Fungi as Human Pathogens

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    IT is fortunate that in Great Britain there are relatively few outbreaks of human disease caused by fungi such maladies are, however, much more common in the warmer parts of Europe and in the United States, where considerable study has been devoted to the diseases and their causal agents. Results of these investigations are published in the journal Mycopathologia (Dr. W. Junk, den Haag, Holland). The subject brings its own problems, particularly in naming and classification, some of which are discussed in a paper by T. Benedek (4, Fasc. 3 ; Dec. 1948). It is concluded that the dermatophytes cannot well be classified by the usual methods of botanical mycologists, and that it is preferable to retain the lour form genera originally suggested by Sabouraud. This retains the tradition of the Fungi Imperfecti, where species are classified merely from the form of their asexual spores until the sexual forms are discovered. Mycologists will also find, in the same number of Mycopathologia, useful papers on the yeast flora of grapes, must and wine (R. Ciferri and O. Verona), and of the Vegetation waters' separated from olive oil (R. Ciferri, O. Verona and F. Luparini). The blastomycetic microflora of fermenting tobacco is described by M. Giovannozzi. An investigation of antibiotic substances against Gram-negative micro-organisms has been made by G. Magni and A. Villa, and G. Magni has studied the biological significance of the pseudomycelium of asporogenous yeasts. W. J. Nickerson and O. F. Jillson also discuss the interaction of pathogenic fungi in culture, with reference to cell division in the dimorphism of pathogenic fungi. Specialist papers on mycopathology also appear ; it is in no invidious sense that they are not reviewed here in detail. There are far more general mycologists than mycopathologists in Great Britain ; but the former will nevertheless find much of interest in Mycopathologia.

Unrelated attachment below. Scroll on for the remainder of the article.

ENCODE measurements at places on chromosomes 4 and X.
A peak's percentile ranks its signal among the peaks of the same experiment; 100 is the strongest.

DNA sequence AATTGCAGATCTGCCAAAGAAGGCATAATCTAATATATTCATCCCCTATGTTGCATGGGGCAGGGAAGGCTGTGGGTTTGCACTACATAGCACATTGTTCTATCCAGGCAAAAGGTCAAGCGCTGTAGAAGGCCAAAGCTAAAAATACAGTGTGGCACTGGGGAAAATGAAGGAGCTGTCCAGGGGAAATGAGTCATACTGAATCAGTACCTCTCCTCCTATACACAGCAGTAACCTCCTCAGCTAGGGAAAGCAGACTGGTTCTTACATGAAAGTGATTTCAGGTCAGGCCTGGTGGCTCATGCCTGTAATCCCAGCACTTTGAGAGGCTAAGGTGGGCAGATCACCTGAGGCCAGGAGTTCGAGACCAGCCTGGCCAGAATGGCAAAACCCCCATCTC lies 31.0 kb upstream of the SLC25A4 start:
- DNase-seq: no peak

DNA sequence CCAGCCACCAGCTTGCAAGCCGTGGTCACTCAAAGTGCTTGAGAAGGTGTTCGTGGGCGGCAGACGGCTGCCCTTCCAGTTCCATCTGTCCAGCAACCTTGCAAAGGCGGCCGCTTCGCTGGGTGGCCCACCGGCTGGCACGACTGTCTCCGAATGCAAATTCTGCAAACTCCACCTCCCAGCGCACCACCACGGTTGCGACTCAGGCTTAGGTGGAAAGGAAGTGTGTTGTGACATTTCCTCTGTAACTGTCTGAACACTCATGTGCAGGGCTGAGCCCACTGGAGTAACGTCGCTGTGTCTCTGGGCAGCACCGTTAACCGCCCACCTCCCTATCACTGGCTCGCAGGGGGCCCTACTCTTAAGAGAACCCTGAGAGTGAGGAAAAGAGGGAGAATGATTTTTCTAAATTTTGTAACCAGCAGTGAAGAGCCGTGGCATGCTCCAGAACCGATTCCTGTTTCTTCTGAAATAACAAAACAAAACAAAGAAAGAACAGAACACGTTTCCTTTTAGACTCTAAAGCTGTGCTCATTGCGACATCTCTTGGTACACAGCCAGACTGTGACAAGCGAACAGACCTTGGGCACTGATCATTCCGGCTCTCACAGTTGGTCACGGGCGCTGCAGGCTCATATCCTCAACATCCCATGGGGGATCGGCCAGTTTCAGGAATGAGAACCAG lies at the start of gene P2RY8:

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    Fungi as Human Pathogens. Nature 163, 715 (1949) doi:10.1038/163715c0

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